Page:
I'm also a little curious myself, so if anyone has experience with both, please chime in.
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Old 12-08-2010, 10:19 AM   #23
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Default Re: Welding tech

You will want more duty cycle, amperage, and weld penetration. It is inevitable.

Metal comes in all sizes and shapes.. Not all of it is thin gauge. If your going to spend money on a tool why buy a crippled tool? the thicker the metal the more it starts to feel like your painting a house with a paint brush made for model toys, or running an air grinder on a 2 gal pancake compressor, that is when your using 110v mig.

The only reason I could fathom buying a baby mig is that a 240 v drop might not be feasible in the shop it will be used in. As for my garage I have a sub panel and was easily able to put in a 240v drop via surface conduit that was up to code. Or you were a knowledgeable and experienced welder who wanted it for a specific set of circumstances (like the shop already has other welders, this is just needed for the the small jobs in the corner)
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Old 12-08-2010, 01:12 PM   #24
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Default Re: Welding tech

Any one have any experience using a ready welder II.
I donít know much about welding, and I have been practicing in the back yard on scap metal and such. My goal is get good enough to get my self off a trail when the Scoutís spring hangers break off the frame. For welding the Scout frame is .30 flux core wire good? Is the ready welder capable of welding sheet metal? With .30 wire if blows holes in anything thin. Common sense tells me I need to use a smaller wire for thinner metal am I on the right track ?
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Old 12-08-2010, 01:21 PM   #25
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Default Re: Welding tech

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any one have any experience using a ready welder II.
I donít know much about welding, and I have been practicing in the back yard on scap metal and such. My goal is get good enough to get my self off a trail when the Scoutís spring hangers break off the frame. For welding the Scout frame is .30 flux core wire good? Is the ready welder capable of welding sheet metal? With .30 wire if blows holes in anything thin. Common sense tells me I need to use a smaller wire for thinner metal am I on the right track ?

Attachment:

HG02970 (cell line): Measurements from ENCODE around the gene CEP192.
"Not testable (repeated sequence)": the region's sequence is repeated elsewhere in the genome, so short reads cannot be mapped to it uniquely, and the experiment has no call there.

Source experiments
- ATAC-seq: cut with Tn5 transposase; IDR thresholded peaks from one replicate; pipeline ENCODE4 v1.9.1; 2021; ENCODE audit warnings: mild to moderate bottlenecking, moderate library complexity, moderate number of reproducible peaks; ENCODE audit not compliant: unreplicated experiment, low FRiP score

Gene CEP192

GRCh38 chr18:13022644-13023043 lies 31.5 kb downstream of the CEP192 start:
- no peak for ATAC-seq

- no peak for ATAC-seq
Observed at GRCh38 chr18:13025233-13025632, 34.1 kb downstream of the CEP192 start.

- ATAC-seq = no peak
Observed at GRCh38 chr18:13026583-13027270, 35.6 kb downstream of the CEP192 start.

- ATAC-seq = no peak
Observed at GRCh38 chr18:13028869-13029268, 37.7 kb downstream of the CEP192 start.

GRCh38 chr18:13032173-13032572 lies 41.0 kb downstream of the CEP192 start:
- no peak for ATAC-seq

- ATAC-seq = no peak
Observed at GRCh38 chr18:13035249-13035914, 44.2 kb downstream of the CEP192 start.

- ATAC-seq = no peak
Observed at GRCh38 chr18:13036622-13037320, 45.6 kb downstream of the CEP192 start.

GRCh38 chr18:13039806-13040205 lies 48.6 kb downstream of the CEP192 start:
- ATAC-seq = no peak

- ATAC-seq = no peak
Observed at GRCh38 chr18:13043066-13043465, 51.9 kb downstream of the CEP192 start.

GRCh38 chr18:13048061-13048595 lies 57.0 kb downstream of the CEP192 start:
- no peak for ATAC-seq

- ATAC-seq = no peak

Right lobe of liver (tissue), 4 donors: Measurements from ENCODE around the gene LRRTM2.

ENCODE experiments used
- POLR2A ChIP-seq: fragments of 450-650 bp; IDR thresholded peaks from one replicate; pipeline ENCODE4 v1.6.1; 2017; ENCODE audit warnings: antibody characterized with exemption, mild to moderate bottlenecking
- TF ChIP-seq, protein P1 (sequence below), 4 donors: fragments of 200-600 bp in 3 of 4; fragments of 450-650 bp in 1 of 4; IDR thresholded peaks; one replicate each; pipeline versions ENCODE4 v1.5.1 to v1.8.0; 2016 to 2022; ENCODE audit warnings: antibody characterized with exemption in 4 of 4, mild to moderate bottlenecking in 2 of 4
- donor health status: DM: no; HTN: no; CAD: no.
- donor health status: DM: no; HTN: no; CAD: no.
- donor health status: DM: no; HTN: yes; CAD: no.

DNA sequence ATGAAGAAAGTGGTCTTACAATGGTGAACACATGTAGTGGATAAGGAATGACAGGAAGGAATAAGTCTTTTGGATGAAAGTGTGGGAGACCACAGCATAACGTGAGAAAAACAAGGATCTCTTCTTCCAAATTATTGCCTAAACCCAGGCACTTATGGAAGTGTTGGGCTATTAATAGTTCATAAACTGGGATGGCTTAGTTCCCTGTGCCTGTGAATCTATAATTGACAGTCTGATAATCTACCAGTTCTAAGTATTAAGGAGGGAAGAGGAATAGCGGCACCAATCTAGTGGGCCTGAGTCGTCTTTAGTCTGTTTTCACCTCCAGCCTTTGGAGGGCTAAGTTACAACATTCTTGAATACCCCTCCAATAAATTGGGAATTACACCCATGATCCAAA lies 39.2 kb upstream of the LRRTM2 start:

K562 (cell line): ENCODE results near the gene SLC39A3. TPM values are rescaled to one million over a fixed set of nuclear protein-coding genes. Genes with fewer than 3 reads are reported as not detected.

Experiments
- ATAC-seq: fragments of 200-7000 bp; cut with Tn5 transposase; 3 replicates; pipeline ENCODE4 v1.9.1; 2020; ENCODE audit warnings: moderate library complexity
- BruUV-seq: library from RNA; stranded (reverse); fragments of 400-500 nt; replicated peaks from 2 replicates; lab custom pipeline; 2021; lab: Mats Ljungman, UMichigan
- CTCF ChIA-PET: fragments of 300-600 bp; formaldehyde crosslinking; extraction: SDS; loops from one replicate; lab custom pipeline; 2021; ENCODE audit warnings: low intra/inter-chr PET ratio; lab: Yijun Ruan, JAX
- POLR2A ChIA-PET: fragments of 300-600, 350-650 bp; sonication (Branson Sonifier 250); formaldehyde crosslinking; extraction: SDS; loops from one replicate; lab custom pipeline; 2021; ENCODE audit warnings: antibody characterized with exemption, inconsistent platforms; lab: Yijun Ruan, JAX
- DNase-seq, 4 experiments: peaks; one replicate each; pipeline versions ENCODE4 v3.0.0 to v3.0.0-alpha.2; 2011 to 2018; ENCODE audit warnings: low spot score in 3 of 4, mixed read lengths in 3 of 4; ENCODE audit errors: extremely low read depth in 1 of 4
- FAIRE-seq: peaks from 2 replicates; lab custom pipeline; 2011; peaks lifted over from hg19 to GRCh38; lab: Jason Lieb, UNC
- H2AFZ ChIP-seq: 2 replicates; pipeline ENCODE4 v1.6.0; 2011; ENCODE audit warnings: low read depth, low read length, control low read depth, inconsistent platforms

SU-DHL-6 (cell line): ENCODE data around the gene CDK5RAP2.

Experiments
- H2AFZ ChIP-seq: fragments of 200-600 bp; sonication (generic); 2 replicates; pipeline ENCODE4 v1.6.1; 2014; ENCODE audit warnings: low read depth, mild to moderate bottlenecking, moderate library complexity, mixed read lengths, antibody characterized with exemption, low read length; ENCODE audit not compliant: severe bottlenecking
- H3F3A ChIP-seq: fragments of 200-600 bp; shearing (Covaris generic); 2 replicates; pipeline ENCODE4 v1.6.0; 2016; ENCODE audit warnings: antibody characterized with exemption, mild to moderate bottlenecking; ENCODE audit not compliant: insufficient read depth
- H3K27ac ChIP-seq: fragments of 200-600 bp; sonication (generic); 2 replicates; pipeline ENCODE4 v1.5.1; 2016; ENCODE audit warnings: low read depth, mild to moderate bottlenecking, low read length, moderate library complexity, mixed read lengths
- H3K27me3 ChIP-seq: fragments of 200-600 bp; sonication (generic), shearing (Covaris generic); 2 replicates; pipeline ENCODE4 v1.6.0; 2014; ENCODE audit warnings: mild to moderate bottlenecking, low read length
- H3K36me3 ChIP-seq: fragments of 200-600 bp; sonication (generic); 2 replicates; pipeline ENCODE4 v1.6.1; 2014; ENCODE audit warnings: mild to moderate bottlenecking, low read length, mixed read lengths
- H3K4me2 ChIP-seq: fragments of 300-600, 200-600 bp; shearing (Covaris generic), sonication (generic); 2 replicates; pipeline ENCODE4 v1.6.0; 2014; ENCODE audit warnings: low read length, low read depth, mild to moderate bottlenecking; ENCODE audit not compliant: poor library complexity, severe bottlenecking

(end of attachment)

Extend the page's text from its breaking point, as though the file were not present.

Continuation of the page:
.030 wire will be fine for welding on the frame, but if you know the spring hangers are a weak link, why not beef them up before they break off? Welding sheet metal with any flux core wire is tough, as flux core welds hotter then solid wire. It can be done but if I was going to be welding on sheet metal I would use .024 solid wire.
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Old 12-08-2010, 02:24 PM   #26
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Default Re: Welding tech

Thank you for the recommendation on wire size.

A few years back I had the spring hangers all braced and re welded at a 4x4 shop here in town. They had held fine, but I want to be prepared. Last time thy broke it was very difficult to tie the axel down enough to pull steep hills, it was really moving around a lot.
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Old 12-09-2010, 02:58 PM   #27
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Default Re: Welding tech

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any one have any experience using a ready welder II.
I have a ready welder and it works great. I have it setup with 0.030 wire and it will stick almost anything together that I May need to work on. At max output it lays down more power than my millermatic 175...


But rueben is spot on about the flux core, you are really limited in how thin of material you can weld. But in the backwoods - will you ever need to weld sheetmetal?
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Old 10-06-2011, 12:12 PM   #28
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Default Re: Welding tech

Noobie welding:
I am getting ready to install patch panels in the floor and inner fenders of my 79 traveler, and am using an 220 ac stick welder.
I don't know what gauge the metal is, and am curious if there is a specific rod and amperage that would be best suited for this.
Thanks in advance. Brian.
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Old 10-06-2011, 04:45 PM   #29
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Default Re: Welding tech

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noobie welding:
I am getting ready to install patch panels in the floor and inner fenders of my 79 traveler, and am using an 220 ac stick welder.
I don't know what gauge the metal is, and am curious if there is a specific rod and amperage that would be best suited for this.
Thanks in advance. Brian.
Use 6010 or 6011 in 1/16 and turn the voltage down.
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Old 10-07-2011, 11:30 AM   #30
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Thank you very much. I tried finding someone to weld them for me, but I can't afford shop rates at $78 an hour.